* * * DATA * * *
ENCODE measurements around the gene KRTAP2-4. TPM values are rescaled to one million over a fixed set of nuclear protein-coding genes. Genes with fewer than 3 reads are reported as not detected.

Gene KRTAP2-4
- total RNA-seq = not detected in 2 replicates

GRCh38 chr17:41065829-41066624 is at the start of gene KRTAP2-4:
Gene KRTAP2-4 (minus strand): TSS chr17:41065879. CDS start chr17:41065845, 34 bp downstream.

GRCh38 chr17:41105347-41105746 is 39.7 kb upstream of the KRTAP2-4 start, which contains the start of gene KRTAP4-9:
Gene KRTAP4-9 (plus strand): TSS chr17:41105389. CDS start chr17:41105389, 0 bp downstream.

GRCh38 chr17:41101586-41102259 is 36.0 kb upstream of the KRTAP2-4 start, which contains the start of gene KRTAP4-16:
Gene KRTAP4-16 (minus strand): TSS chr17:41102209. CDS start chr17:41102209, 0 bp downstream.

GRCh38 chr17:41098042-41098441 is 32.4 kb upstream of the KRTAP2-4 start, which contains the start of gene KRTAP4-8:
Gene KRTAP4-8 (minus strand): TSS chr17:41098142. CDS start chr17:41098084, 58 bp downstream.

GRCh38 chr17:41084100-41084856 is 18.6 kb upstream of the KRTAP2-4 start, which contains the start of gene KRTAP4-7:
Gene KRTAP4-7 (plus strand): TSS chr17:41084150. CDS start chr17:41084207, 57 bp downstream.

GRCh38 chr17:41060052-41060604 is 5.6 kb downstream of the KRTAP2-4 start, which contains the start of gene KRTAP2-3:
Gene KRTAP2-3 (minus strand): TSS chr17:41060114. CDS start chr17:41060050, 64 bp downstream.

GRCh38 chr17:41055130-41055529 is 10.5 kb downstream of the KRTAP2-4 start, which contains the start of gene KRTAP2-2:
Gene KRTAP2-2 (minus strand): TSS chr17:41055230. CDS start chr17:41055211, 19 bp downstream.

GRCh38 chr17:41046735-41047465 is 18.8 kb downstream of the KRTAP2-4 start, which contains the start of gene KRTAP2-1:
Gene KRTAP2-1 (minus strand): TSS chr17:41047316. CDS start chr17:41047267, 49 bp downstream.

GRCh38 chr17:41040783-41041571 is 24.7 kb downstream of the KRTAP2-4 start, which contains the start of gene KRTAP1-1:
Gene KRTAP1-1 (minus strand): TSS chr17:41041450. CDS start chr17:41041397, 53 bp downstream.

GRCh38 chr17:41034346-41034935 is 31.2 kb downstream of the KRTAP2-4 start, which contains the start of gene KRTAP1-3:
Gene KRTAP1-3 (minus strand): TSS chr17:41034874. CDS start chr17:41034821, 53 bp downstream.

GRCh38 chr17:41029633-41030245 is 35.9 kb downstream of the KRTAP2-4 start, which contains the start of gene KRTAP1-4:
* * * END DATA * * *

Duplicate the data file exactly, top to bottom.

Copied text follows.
ENCODE measurements around the gene KRTAP2-4. TPM values are rescaled to one million over a fixed set of nuclear protein-coding genes. Genes with fewer than 3 reads are reported as not detected.

Gene KRTAP2-4
- total RNA-seq = not detected in 2 replicates

GRCh38 chr17:41065829-41066624 is at the start of gene KRTAP2-4:
Gene KRTAP2-4 (minus strand): TSS chr17:41065879. CDS start chr17:41065845, 34 bp downstream.

GRCh38 chr17:41105347-41105746 is 39.7 kb upstream of the KRTAP2-4 start, which contains the start of gene KRTAP4-9:
Gene KRTAP4-9 (plus strand): TSS chr17:41105389. CDS start chr17:41105389, 0 bp downstream.

GRCh38 chr17:41101586-41102259 is 36.0 kb upstream of the KRTAP2-4 start, which contains the start of gene KRTAP4-16:
Gene KRTAP4-16 (minus strand): TSS chr17:41102209. CDS start chr17:41102209, 0 bp downstream.

GRCh38 chr17:41098042-41098441 is 32.4 kb upstream of the KRTAP2-4 start, which contains the start of gene KRTAP4-8:
Gene KRTAP4-8 (minus strand): TSS chr17:41098142. CDS start chr17:41098084, 58 bp downstream.

GRCh38 chr17:41084100-41084856 is 18.6 kb upstream of the KRTAP2-4 start, which contains the start of gene KRTAP4-7:
Gene KRTAP4-7 (plus strand): TSS chr17:41084150. CDS start chr17:41084207, 57 bp downstream.

GRCh38 chr17:41060052-41060604 is 5.6 kb downstream of the KRTAP2-4 start, which contains the start of gene KRTAP2-3:
Gene KRTAP2-3 (minus strand): TSS chr17:41060114. CDS start chr17:41060050, 64 bp downstream.

GRCh38 chr17:41055130-41055529 is 10.5 kb downstream of the KRTAP2-4 start, which contains the start of gene KRTAP2-2:
Gene KRTAP2-2 (minus strand): TSS chr17:41055230. CDS start chr17:41055211, 19 bp downstream.

GRCh38 chr17:41046735-41047465 is 18.8 kb downstream of the KRTAP2-4 start, which contains the start of gene KRTAP2-1:
Gene KRTAP2-1 (minus strand): TSS chr17:41047316. CDS start chr17:41047267, 49 bp downstream.

GRCh38 chr17:41040783-41041571 is 24.7 kb downstream of the KRTAP2-4 start, which contains the start of gene KRTAP1-1:
Gene KRTAP1-1 (minus strand): TSS chr17:41041450. CDS start chr17:41041397, 53 bp downstream.

GRCh38 chr17:41034346-41034935 is 31.2 kb downstream of the KRTAP2-4 start, which contains the start of gene KRTAP1-3:
Gene KRTAP1-3 (minus strand): TSS chr17:41034874. CDS start chr17:41034821, 53 bp downstream.

GRCh38 chr17:41029633-41030245 is 35.9 kb downstream of the KRTAP2-4 start, which contains the start of gene KRTAP1-4: